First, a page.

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0 comments / Posted on by Rod Haydel

Experimental Goose Hunting

This September I will be headed north to Alberta Canada as I have done for the past 10 years. The goose hunting there is the best I have ever experienced anywhere bar none. Now, I should not lead you on to think that it’s a snap. You still have to rely on good blinds, decoy placement and skillful calling tactics; however you have the numbers of birds that allow you to experiment with different techniques which are helpful when back south of the border.

We’ve learned through the years for example that if the geese are wanting to skirt your spread on one side that you can place more decoys from that side to the opposite leading edge and the birds will swing in most of the time. This is something to keep in mind for instance if the wind changes direction on you. Rather than pickup the whole spread including the blind; you can simply move as little as six decoys and be back to hunting in less than 5 minutes. We have even tried hunting behind; in front; and even to the sides of our spreads and under certain conditions they really pay off.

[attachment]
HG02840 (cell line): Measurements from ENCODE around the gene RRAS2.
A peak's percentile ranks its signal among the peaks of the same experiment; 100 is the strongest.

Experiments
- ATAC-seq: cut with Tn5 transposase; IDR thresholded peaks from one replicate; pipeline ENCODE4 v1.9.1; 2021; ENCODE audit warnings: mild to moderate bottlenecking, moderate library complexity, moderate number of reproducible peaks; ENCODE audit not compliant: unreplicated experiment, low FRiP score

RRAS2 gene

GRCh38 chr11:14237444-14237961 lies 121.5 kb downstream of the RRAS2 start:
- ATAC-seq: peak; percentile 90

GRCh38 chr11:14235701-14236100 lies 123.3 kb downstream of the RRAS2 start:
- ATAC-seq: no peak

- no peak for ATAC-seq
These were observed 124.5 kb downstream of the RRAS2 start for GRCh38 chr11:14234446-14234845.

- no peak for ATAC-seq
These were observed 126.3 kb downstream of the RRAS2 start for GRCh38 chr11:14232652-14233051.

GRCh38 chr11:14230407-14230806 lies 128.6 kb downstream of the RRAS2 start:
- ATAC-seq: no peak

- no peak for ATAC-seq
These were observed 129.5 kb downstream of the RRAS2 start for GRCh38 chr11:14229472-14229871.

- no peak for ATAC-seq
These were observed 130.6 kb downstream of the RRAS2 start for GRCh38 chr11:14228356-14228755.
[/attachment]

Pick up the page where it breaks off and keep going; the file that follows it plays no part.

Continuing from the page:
Calling experiments can sometimes really get wild. Last year for example we were set up in a pea-field one morning and figured out that if the bird came from the river we needed to call very excitedly; lots of double clucking and rapid cluck them all the way to the blind. If the birds came from the beaver pond south of us we simply clucked and moaned the birds in. The beaver pond birds that came from the east worked only to single clucks a lot of moaning and rapid clucking the last 40 yards. This held true the next time we hunted that field 3 days later after a major migration! Much of the same tried and true rules still apply but we were experimenting to see what it took to bring the birds in on their first pass and consistently from group to group. There are always birds that will do something once (like coming to a siren on a call); but I wouldn’t chance that one in the states. Flagging seemed to work great one afternoon even though we were about a mile from the river.

Canada has a lot to offer. In September it’s usually comfortable especially for the kids and gives them the opportunity to learn to call as well as those who are experienced to play around. Alberta Wing out of LaCrete Alberta hunts some of the first grain fields the geese get to on their way south. Give Boyd a call @ 318-258-4888. He’s a heck of a caller of course not that I’m biased but during the off season he does work with us.


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